Breckland Neighbourhood Plan funding: 2022 - Guidance Notes

1. National Funding

1.1   In April 2022 the Department for Levelling Up, Housing and Communities (DLUHC) announced that it was extending the 4 year support programme (2018-22) for a fifth year into 2022/23. From April 2022, grant funding is available for the preparation of Neighbourhood plans. There are two different types of grants that an area could be eligible for:

1.2   All groups undertaking a neighbourhood plan or neighbourhood development order (NDO) are eligible to apply for up to £10,000 in basic grant. Grants can be used for a range of activities to support the plan or order-making process. These are as follows:

  • Training sessions for members of the steering group
  • Help with putting together a project plan
  • Help with developing the evidence base and analysing it to identify issues and aims for the plan or order
  • Undertaking a housing survey
  • Engaging a facilitator to help with capacity building, for community consultation or workshops
  • Developing a website
  • Costs associated with planning and undertaking public engagement and consulting on the plan or order
  • Engaging a planning expert to help draft policies
  • Support for making site allocations
  • Contribution to required specialist studies, such as housing needs assessments, ecology surveys, including Phase 1 habitat surveys, or transport if they will directly inform policies within the neighbourhood plan.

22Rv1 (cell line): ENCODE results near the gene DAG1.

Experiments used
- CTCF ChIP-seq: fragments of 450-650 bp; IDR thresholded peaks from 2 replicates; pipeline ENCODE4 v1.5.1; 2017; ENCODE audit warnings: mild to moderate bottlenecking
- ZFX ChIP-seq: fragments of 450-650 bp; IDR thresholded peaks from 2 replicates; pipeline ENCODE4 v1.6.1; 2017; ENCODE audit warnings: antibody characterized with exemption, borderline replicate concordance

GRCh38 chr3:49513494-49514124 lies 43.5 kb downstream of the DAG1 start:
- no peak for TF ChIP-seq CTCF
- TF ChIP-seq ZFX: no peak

• Contribution to undertaking a strategic environmental assessment (SEA)
  • Support with undertaking the six-week pre-submission consultation
  • Support with collecting and analysing responses from the six-week pre- submission consultation and deciding how to modify the neighbourhood plan or order
  • Help with understanding whether the plan or order is ready for examination (meeting the Basic Conditions and other legal requirements)
  • Provide training in the legal requirements which will be tested at the examination stage
  • Venue hire
  • Publicity materials
  • Printing
  • Virtual meeting platforms
  • Online survey tools
  • Improvement to website accessibility

1.3   There are several items of expenditure which are not eligible for a grant under this programme. These are as follows:

  • Any general administration costs, such as arranging and minuting steering group meetings
  • Funding salaried posts or compensating for loss of earnings, this includes paying additional hours for an existing member of staff and / or employing someone on a casual or freelance basis at an agreed hourly rate.